Cichlasoma - Salvinii and Mojarra
Ichthyologists continue to debate what does and doesn’t belong in the
genus Cichlasoma, with almost forty species remaining in a
genus that spans the rivers and lakes of both Central and South America.
Consequently it is difficult to make any useful generalisations except
to say that these fish tend to be medium-sized omnivores and are usually
pretty aggressive. Sexual dimorphism tends to be slight, and the only
reliable way to sex these fish is to examine the genital papillae.
Otherwise, you can rear juveniles in groups and allow them to pair off
The two species most commonly traded are the Salvinii and the Mojarra.
The Salvinii cichlid Cichlasoma salvini is of moderate size,
getting to about 15 cm (6 inches) in length under aquarium conditions,
males being a little bigger than females. Both sexes can be brilliantly
coloured, especially when spawning. The body is lemon yellow and bears
two black bands on the upper part of the flank, each black band lined
with blue scales. The black bands are most obvious during spawning, and
may fade away completely at other times. An orange-red patch spans the
lower flank between the pelvic fins and the tail fin; this is most
obvious on the females, and may be absent from males altogether. Colours
vary dramatically with mood, and the youngsters usually seen on sale are
not particularly eye-catching. There is some variation in the wild as
well, with fish from different places having slightly different colours.
Cichlasoma salvini is an aggressive, territorial species also noted
for being an accomplished piscivore, though its usual diet in the wild
is mainly plant material and benthic invertebrates of various types. It
tends to avoid interacting with larger cichlid species, and ignores
schooling midwater fish too large to eat.
“Like most Central American cichlids,
Cichlasoma salvinii are omnivorous in the wild, feeding primarily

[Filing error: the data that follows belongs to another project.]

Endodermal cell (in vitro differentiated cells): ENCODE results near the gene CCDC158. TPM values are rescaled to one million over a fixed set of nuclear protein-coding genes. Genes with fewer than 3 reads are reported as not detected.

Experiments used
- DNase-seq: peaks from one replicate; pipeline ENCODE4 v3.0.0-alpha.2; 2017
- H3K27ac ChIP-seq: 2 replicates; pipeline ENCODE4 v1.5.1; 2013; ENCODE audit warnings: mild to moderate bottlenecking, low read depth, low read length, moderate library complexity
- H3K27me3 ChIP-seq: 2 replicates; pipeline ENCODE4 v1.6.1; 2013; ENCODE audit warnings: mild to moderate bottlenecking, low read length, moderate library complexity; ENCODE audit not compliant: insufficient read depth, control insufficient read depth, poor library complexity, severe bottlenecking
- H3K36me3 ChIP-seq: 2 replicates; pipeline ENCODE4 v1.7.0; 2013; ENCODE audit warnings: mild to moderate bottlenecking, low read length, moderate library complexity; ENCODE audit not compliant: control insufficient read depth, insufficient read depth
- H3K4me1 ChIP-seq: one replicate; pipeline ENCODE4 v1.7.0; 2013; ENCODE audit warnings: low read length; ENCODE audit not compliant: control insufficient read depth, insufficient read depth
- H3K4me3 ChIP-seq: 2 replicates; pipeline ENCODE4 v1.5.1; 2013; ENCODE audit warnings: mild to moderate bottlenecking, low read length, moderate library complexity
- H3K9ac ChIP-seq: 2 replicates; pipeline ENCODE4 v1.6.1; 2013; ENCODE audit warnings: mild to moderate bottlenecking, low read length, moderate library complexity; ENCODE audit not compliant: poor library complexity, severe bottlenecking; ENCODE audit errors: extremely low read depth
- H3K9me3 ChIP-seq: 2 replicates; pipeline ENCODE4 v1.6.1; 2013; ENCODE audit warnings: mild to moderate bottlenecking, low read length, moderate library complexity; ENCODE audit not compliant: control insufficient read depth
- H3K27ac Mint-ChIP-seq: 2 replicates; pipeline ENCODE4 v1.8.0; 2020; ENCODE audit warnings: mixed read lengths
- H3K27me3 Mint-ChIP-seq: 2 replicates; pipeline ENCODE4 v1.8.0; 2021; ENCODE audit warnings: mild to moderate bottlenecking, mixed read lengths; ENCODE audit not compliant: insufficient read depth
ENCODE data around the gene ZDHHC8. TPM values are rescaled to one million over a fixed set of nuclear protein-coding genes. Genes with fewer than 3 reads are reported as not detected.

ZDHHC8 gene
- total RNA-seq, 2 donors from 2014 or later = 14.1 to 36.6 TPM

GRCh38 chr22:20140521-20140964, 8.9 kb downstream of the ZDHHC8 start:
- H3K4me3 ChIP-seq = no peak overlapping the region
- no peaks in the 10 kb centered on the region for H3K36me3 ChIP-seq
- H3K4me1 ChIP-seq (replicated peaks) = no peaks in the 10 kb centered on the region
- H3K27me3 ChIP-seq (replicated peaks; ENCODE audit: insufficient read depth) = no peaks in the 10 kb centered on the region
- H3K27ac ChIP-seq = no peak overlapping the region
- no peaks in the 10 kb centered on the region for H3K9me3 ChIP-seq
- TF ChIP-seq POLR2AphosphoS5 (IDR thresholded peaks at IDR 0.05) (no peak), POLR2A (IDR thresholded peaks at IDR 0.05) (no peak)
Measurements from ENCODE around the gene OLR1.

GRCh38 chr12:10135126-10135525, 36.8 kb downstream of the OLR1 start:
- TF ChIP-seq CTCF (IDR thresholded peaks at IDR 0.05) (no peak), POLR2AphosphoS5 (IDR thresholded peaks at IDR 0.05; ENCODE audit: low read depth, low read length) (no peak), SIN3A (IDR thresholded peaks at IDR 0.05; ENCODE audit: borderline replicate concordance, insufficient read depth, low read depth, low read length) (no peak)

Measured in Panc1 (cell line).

on invertebrates and plant material”
The Mojarra or Mayan cichlid Cichlasoma urophthalmus is a big
species at up to 40 cm (16 inches) in length. It is one of the species
most strongly associated with brackish water conditions, and wild fish
show a distinct preference for coastal lagoons. Under aquarium
conditions it does not need to be kept in brackish water. It is
aggressive, and should be kept alone or with equally robust species,
though care should be taken to avoid species too similar in shape or
colouration, as such fish will tend to bring out its worst behaviour.
Its sheer size demands a massive aquarium: singletons won’t tolerant
other cichlids in anything under 375 litres (100 gallons) and breeding
pairs will need a tank twice that size if you want to avoid carnage!
The Mojarra is often confused with a South American cichlid
Cichlasoma festae. When the two are compared, Cichlasoma festae
has a smaller eyespot on the tail fin but more intense red colouration.
Herichthys - Texas cichlids
There are at least ten species in the genus Herichthys but only
two are normally traded. Historically there has been much confusion
between these two species, Herichthys carpintis and
Herichthys cyanoguttatus, with both fish being known as Texas
cichlids. In fact only Herichthys cyanoguttatus is naturally
found in Texas, specifically the Rio Grande, as well as Mexico.
Telling the two species apart is difficult, but in general
Herichthys cyanoguttatus is covered with much smaller blue-white
spots than Herichthys carpintis. Body colour in both cases can
vary dramatically with mood, though it is typically some shade of blue,